"It is better to pre-empt a bubble than wait for it to get serious and have to take more drastic measures," Singapore Prime Minister Lee Hsien Loong said last month after the city-state took fresh measures against speculation. Low interest rates, strong demand and speculation have pushed property prices in many Asian cities higher, in some cases surpassing peaks reached in 2007.
"The risk of an asset bubble is quite high in certain (economies) such as China, Hong Kong and Singapore," said Chua Yang Liang, head of Southeast Asia research at property consultancy Jones Lang LaSalle.
In China, property prices in 70 major cities hit a 21-month high in January.Beijing has tightened lending, requiring buyers of second homes to put up a downpayment of at least 40 percent, and they also face higher interest rates on their mortgage loans. In Singapore, where housing prices have been heating up since last year, the government slapped additional duties on sellers who flip a residential property within a year of buying it.
Home buyers are also now limited to borrowing up to 80 percent of the property's value, instead of 90 percent.In densely packed Hong Kong, home to one of the world's most frenetic property markets, authorities are fretting about a surge of speculative money since late 2008.
Starting April, the territory will increase the stamp duty for sales of flats worth 20 million Hong Kong dollars (2.6 million US) or more from 3.75 percent to 4.25 percent. Prices of some Hong Kong luxury flats have returned to 1997 boom levels.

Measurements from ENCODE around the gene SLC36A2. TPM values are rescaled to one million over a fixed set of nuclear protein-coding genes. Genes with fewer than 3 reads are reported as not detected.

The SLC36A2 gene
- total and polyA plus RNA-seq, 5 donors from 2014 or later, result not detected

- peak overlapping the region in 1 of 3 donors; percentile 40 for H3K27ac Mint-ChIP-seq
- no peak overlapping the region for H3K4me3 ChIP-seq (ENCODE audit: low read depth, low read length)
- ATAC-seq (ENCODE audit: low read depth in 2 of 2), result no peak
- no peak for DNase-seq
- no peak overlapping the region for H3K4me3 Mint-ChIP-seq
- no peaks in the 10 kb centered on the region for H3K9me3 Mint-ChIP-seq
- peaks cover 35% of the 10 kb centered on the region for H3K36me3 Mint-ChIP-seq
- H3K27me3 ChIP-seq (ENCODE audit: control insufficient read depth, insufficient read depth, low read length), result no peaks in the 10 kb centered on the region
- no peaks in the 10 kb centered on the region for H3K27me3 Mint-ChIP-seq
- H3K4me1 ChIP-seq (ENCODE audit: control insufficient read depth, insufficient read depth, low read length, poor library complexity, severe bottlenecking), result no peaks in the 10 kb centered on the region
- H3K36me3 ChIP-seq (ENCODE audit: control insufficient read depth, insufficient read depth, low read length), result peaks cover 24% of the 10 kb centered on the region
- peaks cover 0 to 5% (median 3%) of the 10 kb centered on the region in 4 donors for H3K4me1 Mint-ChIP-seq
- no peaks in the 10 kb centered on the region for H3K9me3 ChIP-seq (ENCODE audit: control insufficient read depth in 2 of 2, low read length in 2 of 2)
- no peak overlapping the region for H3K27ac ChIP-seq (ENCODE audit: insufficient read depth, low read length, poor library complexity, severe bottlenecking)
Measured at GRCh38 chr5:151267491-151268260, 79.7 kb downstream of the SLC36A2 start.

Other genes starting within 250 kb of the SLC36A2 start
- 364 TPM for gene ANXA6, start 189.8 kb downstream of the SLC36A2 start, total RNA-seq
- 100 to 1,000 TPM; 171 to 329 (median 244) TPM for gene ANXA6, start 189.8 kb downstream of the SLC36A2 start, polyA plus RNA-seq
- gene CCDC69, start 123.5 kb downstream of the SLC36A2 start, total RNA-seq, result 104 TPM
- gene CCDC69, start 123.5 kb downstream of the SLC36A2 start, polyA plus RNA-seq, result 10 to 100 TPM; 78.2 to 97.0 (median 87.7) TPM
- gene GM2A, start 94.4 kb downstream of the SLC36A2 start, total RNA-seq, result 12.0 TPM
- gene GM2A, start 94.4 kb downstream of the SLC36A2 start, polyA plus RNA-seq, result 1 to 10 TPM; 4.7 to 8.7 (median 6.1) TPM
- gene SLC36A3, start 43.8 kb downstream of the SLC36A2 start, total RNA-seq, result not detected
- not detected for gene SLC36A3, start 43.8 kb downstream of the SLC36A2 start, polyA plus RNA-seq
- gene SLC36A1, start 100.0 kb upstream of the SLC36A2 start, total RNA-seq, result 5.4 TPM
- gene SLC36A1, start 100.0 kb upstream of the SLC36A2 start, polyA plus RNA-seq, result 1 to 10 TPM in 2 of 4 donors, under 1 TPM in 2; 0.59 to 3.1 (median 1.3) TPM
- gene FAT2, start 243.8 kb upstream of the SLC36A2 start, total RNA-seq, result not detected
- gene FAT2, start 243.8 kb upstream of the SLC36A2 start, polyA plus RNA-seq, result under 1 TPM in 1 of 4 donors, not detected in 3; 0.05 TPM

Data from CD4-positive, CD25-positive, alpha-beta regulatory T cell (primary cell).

Australia's central bank on Tuesday lifted interest rates afresh. One factor it cited was a "solid" increase in mortgages, "and dwelling prices have risen significantly over the past year". Median house prices in Sydney rose 12.1 percent in 2009 and 18.5 percent in Melbourne, and observers said the rise was likely to continue.But Simon Vinson, head of Asian property at AMP Capital Investors, said he did not see the overall Asian market overheating.
When you ask around, most will cite bubble conditions in HK, Singapore, Australia and China. But somehow no one seems to think Malaysia is having a property bubble as well???!!! Do I think there is a bubble in Malaysian property, oh yes! Ask me that question again during the talk.
How do you know there is a bubble? When everyone cites only the positives: low interest rates, comparative valuations ... I see big bubble in HK and Singapore, driven by truckloads of buyers from China. In Singapore, they cite the inflow of PRs pushing up prices in private apartments and HDB housing. The whole thing reside on the recent financial crisis which saw truckloads of stimulus left, right and center, but Asian banks and corporates were really not that badly affected. Properties in Asia DID NOT go to the extremes like in the US subprime party or CDOs driven gains in most of Europe, in particular the UK and smaller European nations. Now with the stimulus, we have too much liquidity swishing in the system. Most Asian central banks are still keeping rates low to keep in step with US and EU rates as exports and real economy are still recovering. I see liquidity being diverted into property in Asia-Pacific.